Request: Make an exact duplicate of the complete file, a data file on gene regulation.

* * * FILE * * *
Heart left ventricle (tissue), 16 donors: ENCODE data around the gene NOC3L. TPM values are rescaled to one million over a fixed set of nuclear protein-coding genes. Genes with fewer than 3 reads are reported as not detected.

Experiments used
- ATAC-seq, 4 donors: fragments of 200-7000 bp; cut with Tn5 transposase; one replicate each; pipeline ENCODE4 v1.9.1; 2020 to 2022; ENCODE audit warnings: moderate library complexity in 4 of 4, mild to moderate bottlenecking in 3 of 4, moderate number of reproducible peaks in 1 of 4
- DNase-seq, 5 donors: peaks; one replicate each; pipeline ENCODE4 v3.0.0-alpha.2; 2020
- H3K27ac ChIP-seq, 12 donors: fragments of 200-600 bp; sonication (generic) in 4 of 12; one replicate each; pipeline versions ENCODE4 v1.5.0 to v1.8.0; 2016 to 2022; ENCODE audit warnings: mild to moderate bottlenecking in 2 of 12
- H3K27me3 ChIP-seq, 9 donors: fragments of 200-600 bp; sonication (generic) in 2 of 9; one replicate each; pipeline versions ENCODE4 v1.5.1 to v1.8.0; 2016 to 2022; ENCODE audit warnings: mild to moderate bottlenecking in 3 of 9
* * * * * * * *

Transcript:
Heart left ventricle (tissue), 16 donors: ENCODE data around the gene NOC3L. TPM values are rescaled to one million over a fixed set of nuclear protein-coding genes. Genes with fewer than 3 reads are reported as not detected.

Experiments used
- ATAC-seq, 4 donors: fragments of 200-7000 bp; cut with Tn5 transposase; one replicate each; pipeline ENCODE4 v1.9.1; 2020 to 2022; ENCODE audit warnings: moderate library complexity in 4 of 4, mild to moderate bottlenecking in 3 of 4, moderate number of reproducible peaks in 1 of 4
- DNase-seq, 5 donors: peaks; one replicate each; pipeline ENCODE4 v3.0.0-alpha.2; 2020
- H3K27ac ChIP-seq, 12 donors: fragments of 200-600 bp; sonication (generic) in 4 of 12; one replicate each; pipeline versions ENCODE4 v1.5.0 to v1.8.0; 2016 to 2022; ENCODE audit warnings: mild to moderate bottlenecking in 2 of 12
- H3K27me3 ChIP-seq, 9 donors: fragments of 200-600 bp; sonication (generic) in 2 of 9; one replicate each; pipeline versions ENCODE4 v1.5.1 to v1.8.0; 2016 to 2022; ENCODE audit warnings: mild to moderate bottlenecking in 3 of 9